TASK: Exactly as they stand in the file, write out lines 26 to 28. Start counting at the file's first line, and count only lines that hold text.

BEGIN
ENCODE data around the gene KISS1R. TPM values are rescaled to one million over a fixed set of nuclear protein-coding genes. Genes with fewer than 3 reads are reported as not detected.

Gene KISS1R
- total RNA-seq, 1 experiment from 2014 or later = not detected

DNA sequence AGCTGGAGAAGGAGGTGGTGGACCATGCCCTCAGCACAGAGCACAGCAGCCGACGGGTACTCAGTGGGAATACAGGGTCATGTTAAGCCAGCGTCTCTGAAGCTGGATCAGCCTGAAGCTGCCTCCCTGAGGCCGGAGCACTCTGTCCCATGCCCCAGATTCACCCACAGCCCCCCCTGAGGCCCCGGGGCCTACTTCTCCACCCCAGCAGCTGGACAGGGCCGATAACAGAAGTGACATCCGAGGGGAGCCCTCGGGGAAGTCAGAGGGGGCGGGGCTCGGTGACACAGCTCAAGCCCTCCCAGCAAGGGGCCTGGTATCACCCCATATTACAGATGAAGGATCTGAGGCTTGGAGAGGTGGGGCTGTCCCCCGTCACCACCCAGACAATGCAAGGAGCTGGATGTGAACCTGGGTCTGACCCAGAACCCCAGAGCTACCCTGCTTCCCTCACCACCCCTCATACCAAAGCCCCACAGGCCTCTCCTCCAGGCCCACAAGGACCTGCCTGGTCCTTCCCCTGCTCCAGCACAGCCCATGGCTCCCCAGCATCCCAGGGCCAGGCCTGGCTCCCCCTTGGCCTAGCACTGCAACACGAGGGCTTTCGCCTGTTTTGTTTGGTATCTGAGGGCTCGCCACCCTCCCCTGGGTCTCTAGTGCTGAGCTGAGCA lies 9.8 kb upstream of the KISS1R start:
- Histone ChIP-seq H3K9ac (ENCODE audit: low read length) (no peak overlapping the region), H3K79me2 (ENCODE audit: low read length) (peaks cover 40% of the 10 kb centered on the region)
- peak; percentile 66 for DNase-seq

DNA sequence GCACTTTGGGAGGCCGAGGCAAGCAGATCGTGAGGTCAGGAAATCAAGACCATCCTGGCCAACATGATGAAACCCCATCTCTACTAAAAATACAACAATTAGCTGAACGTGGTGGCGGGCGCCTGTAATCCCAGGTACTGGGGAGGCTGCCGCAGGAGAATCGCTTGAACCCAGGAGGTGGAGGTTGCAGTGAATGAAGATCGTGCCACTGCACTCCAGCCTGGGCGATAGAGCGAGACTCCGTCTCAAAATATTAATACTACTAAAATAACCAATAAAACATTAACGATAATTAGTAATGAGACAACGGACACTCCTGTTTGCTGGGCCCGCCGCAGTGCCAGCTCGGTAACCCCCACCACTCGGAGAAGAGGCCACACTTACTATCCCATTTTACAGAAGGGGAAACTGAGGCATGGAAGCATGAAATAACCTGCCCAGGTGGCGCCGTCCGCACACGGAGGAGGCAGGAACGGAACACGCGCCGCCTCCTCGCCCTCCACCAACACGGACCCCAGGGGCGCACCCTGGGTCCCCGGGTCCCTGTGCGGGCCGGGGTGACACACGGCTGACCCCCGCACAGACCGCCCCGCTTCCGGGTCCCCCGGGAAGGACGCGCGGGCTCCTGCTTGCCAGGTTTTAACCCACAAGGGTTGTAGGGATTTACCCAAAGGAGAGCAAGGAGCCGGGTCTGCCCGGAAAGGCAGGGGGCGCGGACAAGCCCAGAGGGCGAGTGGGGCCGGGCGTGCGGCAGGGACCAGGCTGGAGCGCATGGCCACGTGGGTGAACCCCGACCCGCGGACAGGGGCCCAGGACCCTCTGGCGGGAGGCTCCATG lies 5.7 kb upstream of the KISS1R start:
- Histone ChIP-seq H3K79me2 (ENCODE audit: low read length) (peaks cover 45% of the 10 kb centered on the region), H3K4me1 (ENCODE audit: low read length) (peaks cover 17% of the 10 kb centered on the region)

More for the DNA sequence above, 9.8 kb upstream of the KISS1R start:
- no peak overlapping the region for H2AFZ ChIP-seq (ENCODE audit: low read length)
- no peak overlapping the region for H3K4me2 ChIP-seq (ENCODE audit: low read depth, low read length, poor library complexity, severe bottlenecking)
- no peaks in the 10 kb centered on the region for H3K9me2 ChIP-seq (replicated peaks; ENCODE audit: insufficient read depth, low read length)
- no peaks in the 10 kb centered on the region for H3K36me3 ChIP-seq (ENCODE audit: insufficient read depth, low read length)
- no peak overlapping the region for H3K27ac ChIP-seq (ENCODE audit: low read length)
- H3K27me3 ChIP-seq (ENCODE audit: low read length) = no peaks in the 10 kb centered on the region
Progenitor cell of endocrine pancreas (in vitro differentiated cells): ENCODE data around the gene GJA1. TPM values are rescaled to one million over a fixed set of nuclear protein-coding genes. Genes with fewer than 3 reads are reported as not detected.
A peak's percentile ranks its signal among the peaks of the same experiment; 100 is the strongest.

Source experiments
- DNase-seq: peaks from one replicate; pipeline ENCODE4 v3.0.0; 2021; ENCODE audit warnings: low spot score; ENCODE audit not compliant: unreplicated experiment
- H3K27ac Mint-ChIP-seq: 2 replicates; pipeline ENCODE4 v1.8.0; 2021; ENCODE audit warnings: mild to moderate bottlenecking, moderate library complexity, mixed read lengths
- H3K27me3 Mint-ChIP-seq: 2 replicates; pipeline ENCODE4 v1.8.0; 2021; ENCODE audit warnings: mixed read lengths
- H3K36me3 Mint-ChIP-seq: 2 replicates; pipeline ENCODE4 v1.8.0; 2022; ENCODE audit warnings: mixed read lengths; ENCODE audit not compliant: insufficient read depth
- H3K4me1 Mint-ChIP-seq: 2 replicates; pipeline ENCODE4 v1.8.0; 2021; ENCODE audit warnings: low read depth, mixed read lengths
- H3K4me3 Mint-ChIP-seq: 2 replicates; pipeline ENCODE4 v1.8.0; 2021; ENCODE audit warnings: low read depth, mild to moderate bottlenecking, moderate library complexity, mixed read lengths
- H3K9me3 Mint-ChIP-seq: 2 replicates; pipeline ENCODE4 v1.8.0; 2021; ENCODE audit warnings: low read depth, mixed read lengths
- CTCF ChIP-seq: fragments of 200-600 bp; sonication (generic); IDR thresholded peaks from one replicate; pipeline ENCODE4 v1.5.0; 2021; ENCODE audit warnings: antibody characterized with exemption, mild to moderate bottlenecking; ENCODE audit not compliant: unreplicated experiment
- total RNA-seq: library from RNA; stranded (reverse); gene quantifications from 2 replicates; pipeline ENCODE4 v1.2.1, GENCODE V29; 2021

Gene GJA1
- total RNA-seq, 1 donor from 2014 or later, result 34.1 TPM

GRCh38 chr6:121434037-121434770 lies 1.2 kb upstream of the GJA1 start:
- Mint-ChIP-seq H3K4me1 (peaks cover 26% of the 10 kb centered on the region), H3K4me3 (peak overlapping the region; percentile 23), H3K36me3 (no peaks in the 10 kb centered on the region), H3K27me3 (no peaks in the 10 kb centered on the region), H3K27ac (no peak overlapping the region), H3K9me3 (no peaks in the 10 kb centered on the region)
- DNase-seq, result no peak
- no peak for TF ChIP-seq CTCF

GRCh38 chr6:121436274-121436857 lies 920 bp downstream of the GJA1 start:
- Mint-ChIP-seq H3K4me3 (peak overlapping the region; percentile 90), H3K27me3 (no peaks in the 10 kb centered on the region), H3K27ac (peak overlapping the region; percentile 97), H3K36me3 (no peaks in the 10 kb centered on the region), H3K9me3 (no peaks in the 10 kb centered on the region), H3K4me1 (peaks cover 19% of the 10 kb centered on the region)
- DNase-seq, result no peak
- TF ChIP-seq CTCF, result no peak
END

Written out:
- CTCF ChIP-seq: fragments of 200-600 bp; sonication (generic); IDR thresholded peaks from one replicate; pipeline ENCODE4 v1.5.0; 2021; ENCODE audit warnings: antibody characterized with exemption, mild to moderate bottlenecking; ENCODE audit not compliant: unreplicated experiment
- total RNA-seq: library from RNA; stranded (reverse); gene quantifications from 2 replicates; pipeline ENCODE4 v1.2.1, GENCODE V29; 2021

Gene GJA1